The worst thing was knowing how many bum notes were still to come because I hadn’t practised the dreary piece of music she’d handed me the week before. At the end of that miserable lesson, I stopped playing. And I haven’t played a proper piece of music since.
The truth is, it wasn’t just the ruler that was the problem. It was years of uninspiring teaching, tedious scales and boring music books. The joy had long since disappeared and the ruler just made me wake up to the fact I had a choice.
It’s not about shying away from the hard stuff – quite the opposite in my view. It’s about knowing yourself and your strengths, knowing where you thrive and challenging things that don’t feel right.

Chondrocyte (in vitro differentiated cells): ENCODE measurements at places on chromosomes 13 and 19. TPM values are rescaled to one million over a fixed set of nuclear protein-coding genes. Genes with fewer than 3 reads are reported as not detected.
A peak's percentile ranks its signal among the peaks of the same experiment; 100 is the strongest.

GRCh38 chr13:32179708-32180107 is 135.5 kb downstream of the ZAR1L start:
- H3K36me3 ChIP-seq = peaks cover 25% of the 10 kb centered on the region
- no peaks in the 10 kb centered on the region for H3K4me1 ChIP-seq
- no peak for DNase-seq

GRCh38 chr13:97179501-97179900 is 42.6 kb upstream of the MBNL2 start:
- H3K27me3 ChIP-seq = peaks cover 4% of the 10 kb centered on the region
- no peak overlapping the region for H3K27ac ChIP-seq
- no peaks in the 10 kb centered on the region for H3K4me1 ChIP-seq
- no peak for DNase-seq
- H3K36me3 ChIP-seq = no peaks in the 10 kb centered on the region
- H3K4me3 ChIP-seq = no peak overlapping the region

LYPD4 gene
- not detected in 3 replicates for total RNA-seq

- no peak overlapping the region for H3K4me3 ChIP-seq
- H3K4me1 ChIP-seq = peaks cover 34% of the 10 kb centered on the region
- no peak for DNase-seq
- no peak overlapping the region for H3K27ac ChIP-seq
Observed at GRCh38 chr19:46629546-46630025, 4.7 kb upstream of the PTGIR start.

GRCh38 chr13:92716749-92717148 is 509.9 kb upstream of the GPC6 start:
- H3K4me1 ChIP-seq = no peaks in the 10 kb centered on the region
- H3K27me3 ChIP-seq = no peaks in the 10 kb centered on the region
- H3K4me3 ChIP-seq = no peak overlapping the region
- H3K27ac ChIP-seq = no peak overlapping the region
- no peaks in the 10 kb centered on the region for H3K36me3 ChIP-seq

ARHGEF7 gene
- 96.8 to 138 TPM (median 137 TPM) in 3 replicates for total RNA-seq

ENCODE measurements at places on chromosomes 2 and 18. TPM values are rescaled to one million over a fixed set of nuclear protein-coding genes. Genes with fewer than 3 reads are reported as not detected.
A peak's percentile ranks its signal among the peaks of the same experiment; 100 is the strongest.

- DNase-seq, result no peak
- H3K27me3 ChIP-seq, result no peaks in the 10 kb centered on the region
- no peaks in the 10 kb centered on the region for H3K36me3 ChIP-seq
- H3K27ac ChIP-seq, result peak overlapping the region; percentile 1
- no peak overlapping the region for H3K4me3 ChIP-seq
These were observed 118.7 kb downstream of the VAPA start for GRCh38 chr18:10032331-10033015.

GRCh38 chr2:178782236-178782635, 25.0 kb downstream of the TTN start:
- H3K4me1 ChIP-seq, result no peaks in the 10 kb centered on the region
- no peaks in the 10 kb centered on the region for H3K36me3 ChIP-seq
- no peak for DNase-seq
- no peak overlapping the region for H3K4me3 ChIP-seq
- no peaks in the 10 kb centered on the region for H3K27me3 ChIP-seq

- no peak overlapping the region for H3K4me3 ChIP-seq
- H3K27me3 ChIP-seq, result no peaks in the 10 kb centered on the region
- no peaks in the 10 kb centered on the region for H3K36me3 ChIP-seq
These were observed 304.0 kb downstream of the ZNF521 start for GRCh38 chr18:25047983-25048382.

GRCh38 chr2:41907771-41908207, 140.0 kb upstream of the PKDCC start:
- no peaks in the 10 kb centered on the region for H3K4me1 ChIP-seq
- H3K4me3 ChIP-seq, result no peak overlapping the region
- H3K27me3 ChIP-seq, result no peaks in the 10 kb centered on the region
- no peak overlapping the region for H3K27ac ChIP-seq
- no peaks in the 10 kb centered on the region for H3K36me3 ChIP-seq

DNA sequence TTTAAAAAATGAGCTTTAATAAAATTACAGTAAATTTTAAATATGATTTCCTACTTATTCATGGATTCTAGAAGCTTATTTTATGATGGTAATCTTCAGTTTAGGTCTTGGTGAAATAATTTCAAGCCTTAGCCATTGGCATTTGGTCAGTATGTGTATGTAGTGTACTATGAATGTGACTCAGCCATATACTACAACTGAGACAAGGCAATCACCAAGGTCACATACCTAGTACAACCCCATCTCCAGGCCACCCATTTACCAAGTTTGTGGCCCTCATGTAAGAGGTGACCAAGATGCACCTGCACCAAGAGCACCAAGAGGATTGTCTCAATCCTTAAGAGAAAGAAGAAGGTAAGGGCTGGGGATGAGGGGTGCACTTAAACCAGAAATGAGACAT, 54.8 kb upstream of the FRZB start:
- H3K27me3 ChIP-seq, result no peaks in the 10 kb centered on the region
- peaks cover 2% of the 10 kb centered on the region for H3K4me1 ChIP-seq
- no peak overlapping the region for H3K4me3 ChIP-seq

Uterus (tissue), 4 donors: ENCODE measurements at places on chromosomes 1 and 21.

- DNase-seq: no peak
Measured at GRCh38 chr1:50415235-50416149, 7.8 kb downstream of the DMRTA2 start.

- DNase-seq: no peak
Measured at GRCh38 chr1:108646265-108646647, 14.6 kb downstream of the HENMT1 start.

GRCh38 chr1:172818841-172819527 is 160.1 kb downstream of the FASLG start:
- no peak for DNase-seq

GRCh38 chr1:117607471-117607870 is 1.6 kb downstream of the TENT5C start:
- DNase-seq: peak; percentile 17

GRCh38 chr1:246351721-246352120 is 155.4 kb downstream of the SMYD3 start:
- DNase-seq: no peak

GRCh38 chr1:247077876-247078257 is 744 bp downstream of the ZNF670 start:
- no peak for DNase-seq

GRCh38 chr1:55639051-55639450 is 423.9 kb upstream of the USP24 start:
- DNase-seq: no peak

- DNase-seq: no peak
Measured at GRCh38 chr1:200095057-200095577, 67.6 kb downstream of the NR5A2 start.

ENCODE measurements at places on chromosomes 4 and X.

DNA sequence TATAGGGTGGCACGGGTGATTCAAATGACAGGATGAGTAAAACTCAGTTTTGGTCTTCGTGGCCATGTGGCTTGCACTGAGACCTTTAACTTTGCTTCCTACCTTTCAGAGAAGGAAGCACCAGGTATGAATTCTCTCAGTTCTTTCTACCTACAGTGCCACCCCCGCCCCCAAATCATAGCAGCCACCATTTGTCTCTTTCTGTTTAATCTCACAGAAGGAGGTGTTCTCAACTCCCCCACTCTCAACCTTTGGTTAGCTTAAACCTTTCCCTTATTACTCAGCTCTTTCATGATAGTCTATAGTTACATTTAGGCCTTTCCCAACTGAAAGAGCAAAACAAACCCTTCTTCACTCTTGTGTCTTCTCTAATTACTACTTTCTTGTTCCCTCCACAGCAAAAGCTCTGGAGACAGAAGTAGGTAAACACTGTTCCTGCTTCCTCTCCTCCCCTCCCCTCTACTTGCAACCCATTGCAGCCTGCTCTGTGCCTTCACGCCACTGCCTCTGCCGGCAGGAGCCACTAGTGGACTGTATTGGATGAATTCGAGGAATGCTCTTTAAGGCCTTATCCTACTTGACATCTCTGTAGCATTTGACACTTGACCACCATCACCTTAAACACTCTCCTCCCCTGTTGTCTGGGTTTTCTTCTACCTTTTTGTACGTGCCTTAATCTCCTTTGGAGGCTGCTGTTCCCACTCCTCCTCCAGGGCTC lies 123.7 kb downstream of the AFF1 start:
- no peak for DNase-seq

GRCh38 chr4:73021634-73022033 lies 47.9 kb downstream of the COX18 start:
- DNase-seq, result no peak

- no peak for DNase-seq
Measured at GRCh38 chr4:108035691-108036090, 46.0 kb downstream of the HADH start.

I’ve had a few ‘ruler’ moments in business which have come back to bite me. A gut instinct I’ve tried to ignore. A project that didn’t feel right. A direction that wasn’t really where I wanted to be going.
Thirty something years on from Rulergate, and there’s a piano in my office. The same one I used to play at home in between those dreadful lessons. I dust it occasionally and push the stool back underneath when my son has been teaching himself something from YouTube.
At some point, I’ll dig out some music so I can play more than a few chords from a Pink Floyd track. Perhaps I’ll just do what my son does and play when I’m feeling inspired. For now, it’s a great big reminder about instincts and choice… and having the courage to snap rulers in half.